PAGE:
Porn Stars, or Human Toilets?

Former porn star: Study showing harm to porn stars offers mere ‘peek’ into realities of industry
BY DUSTIN SIGGINS
Thu Jun 12, 2014 12:34 EST

LOS ANGELES, CA, June 12, 2014 (LifeSiteNews.com) – A new study from UCLA’s School of Public Health shows that pornography performers face physical harm, sex abuse, and sexually transmitted infections.

Presented at the Centers for Disease Control’s 2014 STD Prevention Conference in Atlanta, Georgia, the study found that 10.3 percent of performers — 75 percent of whom were women — were “physically hurt during a film shoot.” Nearly 14 percent of performers “performed a sex act [they] did not want to do.”

Credit: Shutterstock.com
Additionally, 23.7 percent of the 366 respondents said they had gonorrhea or chlamydia, and one-third of performers had used a drug besides marijuana in the prior three months. Nearly 59 percent of respondents had used marijuana in the three months prior to the study, which was done from August 2012 through June 2013.

Shelley Lubben, a former porn actress and the president of Pink Cross Foundation, said the study’s results understate the real abuse of performers. “The study shows 10.3% are HURT physically during a porn set — meaning they fell or they stepped on glass or their breast implant ripped open and they have to go to the hospital,” she told LifeSiteNews.

“It does NOT, however, cover those who are physically abused as is the norm in porn,” Lubben explained. “Physical abuse is a woman who is strangled, kicked, hit, slapped, gagged with a penis, and physically restrained while being raped by one or several male performers. The study isn’t talking about that — that number would be much higher, about 90 percent.”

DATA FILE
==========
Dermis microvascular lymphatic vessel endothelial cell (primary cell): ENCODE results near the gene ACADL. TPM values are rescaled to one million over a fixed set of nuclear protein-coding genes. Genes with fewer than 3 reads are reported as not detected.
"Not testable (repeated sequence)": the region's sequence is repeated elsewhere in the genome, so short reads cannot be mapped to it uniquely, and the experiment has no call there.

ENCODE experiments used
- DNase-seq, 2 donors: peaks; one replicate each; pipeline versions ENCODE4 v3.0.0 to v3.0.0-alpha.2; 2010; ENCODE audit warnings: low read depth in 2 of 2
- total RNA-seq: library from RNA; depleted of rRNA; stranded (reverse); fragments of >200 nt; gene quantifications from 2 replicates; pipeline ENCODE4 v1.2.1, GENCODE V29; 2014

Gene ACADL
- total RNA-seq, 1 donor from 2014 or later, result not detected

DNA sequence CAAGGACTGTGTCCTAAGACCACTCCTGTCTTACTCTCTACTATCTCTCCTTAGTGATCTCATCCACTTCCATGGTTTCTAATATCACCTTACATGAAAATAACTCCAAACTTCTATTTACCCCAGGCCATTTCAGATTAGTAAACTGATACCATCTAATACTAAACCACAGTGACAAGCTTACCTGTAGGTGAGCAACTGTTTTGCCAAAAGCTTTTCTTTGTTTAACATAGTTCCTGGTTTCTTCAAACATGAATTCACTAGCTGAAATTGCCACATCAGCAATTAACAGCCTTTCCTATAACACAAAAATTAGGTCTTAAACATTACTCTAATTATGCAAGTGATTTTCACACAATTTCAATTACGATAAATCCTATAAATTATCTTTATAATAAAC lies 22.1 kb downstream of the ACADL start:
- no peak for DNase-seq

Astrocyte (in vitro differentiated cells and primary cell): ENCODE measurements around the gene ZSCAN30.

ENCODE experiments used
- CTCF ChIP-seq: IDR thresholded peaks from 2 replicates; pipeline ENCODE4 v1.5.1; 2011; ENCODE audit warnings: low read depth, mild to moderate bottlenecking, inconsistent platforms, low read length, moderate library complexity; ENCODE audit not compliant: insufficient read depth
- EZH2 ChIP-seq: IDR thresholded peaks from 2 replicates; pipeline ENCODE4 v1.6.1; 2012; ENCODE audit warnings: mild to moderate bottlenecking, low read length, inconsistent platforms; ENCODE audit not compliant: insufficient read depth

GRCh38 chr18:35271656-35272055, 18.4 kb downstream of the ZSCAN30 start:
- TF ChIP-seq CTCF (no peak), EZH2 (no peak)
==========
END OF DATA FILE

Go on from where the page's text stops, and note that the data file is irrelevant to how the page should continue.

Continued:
Lubben also said the study’s results were questionable because “women in porn often lie or don’t realize the truth of what they are involved in.” She says that “the study is asking mentally ill, sexually diseased, drug and alcohol-addicted people to answer honestly.”

“But at least the study can give the public a peek at what this industry is about,” Lubben said.

Despite the risks inherent in the pornography industry, performers are not as well paid as they were in the past. While the industry brings in billions, many engage in illegal escorting and prostitution in order to make ends meet. Lubben says that “people who support pornography are supporting physically diseased, mentally ill, drug and alcohol addicted people who are being extremely abused in a California workplace.”

In 2013, the industry put itself on moratorium three times because of the contraction of HIV/AIDS by several performers.

A 2010 study in the journal Violence Against Women found that “88.2% [of porn scenes] contained physical aggression, principally spanking, gagging, and slapping, while 48.7 percent of scenes contained verbal aggression, primarily name-calling. Perpetrators of aggression were usually male, whereas targets of aggression were overwhelmingly female.”

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